Find out more about her from the Q & A below.

 

ROSS: Why did you choose Ross University School of Medicine?

ARAFA: Ross was always a good choice for me because my cousin was currently attending when I was
looking into it and my sister and I had previously gone to two information seminars, so I was
pretty confident and educated about what I was applying for. I also applied to Ross because
my MCAT scores were not US med school competitive and I knew I'd have better chances
there.


ROSS: Where did you complete your undergraduate studies?

ARAFA: I majored in public health policy at University of California, Irvine


ROSS: Where did you grow up?

ARAFA: I grew up in Los Angeles, California


ROSS: What area of medicine are you most interested in? Why?

ARAFA: I love internal medicine because of the broad range of pathology and patient population that
you get exposed to. I specifically am interested in being a hospitalist because I love working
hands-on in the hospital in acute care settings. It fascinates me how complex the body is and
how it truly does take a lot to make us sick, so it's crucial to understand the reasoning behind
every patient’s illness and presentation.


ROSS: How would you describe your experiences in Dominica?

ARAFA: I had an amazing time while living in Dominica for 16 months. I experienced medical school
with my best friend who also happens to be my older sister. We were roommates again and
were shoulders for each other to laugh and cry on. We also developed so many life-long
friendships on the island and a renewed appreciation for our surroundings. The campus and
its facilities were constantly being renewed and amazing things kept happening for us. Even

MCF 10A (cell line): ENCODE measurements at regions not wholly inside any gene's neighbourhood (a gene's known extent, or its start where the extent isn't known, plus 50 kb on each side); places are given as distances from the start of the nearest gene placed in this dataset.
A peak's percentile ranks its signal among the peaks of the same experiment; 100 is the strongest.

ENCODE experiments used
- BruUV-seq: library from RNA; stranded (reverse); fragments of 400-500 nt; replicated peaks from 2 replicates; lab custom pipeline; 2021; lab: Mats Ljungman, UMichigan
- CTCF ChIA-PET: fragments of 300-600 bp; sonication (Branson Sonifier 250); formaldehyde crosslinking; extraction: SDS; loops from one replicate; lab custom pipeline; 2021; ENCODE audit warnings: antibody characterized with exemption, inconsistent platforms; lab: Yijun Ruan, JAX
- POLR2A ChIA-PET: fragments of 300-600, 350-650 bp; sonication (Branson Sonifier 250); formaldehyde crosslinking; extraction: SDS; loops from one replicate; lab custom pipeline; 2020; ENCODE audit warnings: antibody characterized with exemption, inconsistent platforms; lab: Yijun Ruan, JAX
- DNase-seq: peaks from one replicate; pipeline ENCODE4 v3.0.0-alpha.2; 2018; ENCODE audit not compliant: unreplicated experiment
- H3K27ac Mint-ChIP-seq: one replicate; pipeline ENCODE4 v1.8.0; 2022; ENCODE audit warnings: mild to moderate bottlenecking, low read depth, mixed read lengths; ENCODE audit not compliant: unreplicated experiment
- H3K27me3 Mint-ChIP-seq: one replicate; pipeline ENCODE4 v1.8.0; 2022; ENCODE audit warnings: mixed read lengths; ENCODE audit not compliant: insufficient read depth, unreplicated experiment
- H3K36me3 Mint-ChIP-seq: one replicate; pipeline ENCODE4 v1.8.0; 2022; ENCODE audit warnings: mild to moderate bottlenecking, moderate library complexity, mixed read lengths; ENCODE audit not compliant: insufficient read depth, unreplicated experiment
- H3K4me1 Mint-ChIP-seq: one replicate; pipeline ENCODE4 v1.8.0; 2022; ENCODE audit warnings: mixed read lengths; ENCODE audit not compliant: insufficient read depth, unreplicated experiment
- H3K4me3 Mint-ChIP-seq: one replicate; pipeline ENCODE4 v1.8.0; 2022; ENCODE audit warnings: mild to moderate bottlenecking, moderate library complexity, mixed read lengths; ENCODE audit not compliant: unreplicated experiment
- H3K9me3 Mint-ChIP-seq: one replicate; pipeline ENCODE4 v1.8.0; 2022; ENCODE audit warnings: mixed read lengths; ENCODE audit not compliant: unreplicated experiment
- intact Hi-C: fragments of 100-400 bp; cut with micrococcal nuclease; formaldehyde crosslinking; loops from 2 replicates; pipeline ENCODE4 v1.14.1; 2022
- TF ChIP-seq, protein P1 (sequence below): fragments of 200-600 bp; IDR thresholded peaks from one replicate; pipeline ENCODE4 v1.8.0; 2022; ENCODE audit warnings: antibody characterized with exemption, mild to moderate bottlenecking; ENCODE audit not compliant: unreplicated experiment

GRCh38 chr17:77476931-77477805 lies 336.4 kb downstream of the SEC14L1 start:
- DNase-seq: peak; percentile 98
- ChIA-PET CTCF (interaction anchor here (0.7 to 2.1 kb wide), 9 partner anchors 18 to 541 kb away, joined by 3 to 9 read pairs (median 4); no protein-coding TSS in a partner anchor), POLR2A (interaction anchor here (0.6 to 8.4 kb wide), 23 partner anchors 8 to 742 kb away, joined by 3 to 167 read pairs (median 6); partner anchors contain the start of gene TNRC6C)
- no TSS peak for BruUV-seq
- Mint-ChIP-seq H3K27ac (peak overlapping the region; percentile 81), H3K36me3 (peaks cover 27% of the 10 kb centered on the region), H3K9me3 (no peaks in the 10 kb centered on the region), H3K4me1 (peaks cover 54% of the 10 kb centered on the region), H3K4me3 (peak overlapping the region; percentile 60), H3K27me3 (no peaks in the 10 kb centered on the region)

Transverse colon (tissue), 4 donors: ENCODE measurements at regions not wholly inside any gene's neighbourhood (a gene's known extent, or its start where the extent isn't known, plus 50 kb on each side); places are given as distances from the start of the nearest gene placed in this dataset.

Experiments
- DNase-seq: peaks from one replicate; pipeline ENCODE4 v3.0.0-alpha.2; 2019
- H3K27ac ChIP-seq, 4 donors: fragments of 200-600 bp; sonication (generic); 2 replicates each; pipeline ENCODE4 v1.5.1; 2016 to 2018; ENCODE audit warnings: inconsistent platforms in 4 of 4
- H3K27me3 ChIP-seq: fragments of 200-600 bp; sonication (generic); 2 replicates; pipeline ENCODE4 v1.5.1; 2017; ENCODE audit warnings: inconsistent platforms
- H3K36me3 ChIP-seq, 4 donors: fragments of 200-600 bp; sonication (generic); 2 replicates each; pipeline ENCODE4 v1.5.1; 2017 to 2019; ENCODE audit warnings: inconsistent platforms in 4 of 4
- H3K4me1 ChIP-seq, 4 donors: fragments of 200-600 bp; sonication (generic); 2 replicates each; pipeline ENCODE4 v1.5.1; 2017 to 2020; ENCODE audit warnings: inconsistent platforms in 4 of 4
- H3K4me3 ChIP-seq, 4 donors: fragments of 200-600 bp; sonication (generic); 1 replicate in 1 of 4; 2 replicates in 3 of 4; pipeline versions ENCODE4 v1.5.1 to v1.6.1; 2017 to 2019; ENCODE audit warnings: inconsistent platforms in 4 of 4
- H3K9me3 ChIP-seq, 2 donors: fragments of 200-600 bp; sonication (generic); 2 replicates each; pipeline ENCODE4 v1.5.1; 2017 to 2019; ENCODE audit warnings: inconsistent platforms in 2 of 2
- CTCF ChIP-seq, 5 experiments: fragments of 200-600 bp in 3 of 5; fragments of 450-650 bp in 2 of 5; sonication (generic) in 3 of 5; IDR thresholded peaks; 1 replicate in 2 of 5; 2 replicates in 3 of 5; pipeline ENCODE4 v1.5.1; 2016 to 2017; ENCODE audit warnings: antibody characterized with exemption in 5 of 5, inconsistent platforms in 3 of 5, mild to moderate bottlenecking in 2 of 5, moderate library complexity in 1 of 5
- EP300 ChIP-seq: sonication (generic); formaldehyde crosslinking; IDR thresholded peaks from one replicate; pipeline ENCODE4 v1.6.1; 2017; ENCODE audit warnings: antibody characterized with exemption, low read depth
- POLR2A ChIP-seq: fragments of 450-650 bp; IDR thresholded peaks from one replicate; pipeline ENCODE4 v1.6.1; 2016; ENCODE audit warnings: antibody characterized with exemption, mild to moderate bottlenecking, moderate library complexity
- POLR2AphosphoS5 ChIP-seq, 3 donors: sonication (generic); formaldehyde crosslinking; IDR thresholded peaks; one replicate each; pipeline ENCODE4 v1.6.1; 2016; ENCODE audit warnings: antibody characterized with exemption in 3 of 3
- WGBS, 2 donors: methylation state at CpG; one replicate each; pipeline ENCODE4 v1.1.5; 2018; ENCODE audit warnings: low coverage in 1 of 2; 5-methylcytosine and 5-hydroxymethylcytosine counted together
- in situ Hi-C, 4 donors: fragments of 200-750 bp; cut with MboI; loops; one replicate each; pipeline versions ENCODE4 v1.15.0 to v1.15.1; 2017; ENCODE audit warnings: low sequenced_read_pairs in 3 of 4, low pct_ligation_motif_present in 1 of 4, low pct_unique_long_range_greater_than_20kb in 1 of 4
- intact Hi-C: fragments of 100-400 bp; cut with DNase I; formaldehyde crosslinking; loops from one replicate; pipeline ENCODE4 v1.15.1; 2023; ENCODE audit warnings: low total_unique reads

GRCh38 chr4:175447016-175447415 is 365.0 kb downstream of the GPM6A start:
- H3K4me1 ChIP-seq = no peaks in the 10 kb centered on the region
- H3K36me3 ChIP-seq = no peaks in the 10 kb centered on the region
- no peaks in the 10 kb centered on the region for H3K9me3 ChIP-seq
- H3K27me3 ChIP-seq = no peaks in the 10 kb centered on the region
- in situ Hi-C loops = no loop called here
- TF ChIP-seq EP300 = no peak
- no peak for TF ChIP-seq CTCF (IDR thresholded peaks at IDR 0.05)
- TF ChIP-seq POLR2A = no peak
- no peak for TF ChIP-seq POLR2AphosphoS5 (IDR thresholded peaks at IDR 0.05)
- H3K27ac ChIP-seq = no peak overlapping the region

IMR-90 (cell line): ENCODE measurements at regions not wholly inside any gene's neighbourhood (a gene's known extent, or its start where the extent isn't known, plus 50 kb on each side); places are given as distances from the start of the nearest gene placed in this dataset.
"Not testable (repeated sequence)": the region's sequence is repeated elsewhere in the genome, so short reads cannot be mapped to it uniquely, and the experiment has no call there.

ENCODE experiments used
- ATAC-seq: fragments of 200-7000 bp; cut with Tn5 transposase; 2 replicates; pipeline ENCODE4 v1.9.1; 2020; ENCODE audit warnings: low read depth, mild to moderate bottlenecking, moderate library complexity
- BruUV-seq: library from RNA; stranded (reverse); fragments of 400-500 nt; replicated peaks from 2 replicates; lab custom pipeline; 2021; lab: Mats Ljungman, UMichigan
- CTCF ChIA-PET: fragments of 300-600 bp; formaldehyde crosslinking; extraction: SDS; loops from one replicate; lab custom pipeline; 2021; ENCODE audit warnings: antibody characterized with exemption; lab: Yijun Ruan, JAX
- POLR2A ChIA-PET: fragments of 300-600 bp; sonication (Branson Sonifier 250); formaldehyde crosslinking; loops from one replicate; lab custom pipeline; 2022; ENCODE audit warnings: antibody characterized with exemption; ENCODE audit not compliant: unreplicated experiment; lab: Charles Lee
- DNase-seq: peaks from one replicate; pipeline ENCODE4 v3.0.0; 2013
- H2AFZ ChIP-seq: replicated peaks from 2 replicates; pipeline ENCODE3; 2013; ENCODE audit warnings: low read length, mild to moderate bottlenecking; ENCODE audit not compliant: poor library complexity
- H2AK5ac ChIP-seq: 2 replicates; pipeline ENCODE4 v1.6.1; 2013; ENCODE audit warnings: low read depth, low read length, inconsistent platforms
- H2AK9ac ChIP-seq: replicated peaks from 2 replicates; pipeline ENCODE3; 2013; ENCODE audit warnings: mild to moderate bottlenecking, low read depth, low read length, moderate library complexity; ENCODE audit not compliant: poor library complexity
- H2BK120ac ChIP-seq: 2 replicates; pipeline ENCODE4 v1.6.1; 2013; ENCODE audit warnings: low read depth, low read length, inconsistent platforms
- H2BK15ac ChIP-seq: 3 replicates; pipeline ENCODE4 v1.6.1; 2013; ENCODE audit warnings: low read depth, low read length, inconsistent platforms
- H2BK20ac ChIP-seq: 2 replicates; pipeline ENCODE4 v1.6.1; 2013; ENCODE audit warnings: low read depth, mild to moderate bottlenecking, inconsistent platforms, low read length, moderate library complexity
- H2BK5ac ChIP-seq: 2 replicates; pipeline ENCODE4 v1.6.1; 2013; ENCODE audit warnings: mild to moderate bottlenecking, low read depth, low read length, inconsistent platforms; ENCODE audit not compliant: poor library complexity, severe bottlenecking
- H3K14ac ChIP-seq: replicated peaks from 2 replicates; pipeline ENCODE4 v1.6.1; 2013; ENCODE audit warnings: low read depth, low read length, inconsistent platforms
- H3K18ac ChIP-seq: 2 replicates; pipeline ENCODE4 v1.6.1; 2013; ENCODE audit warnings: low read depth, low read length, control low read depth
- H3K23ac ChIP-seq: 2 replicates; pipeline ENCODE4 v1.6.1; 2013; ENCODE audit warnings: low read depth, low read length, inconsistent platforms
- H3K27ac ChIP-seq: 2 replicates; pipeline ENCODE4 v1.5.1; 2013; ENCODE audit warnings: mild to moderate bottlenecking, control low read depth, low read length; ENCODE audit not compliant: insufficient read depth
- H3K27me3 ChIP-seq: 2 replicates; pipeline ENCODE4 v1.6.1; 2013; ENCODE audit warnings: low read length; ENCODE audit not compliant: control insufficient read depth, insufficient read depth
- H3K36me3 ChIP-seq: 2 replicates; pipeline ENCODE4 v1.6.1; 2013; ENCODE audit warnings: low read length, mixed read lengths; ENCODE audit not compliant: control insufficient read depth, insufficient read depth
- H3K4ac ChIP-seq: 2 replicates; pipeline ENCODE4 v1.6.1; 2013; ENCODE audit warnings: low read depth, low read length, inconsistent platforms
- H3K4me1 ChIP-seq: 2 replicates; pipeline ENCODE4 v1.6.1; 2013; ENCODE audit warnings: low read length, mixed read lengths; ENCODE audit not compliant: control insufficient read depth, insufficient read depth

though some of the most stressful moments in my life happened on that island, it was always
nice to take a moment and walk a few steps to watch the sun set over the beautiful Atlantic
Ocean.


ROSS: Were you involved in any student clubs or activities?

ARAFA: I was involved in several student clubs on campus including the ER club which offered many
workshops to gain skills and exposure to common procedures that are done in the ER. I was
also an active member of the Ross internal medicine and neuroscience club where I tutored
my peers in neuroanatomy and neuropathophysiology. As an Arab American Muslim, I was also
part of the Muslim Student Association (MSA) where we would fundraise and make trips to
the Carib territory to help diagnose and treat natives who otherwise have no other or very
limited access to healthcare.


ROSS: Where have you done your core and elective rotations?

ARAFA: I did all my core rotations and most of my electives at California Hospital Medical Center In
the heart of downtown Los Angeles. I did two electives at Norwalk and Danbury hospital in
Connecticut.

In 2020, 91% of RUSM students passed the initial step of the United States Medical Licensing Examination® (USMLE®) on the first attempt. And in 2021-2022, results show yet another strong year for RUSM with a 96% first-time residency attainment rate* thus far. Located on the island of Barbados and with a network of more than 15,000 alumni, RUSM is one of the largest providers of doctors for the U.S. healthcare system. RUSM graduates practice in all 50 states and in Puerto Rico.

*First time residency attainment rate is the percent of students attaining a 2022-23 residency position out of all graduates or expected graduates in 2021-22 who were active applicants in the 2022 NRMP match or who attained a residency position outside the NRMP match.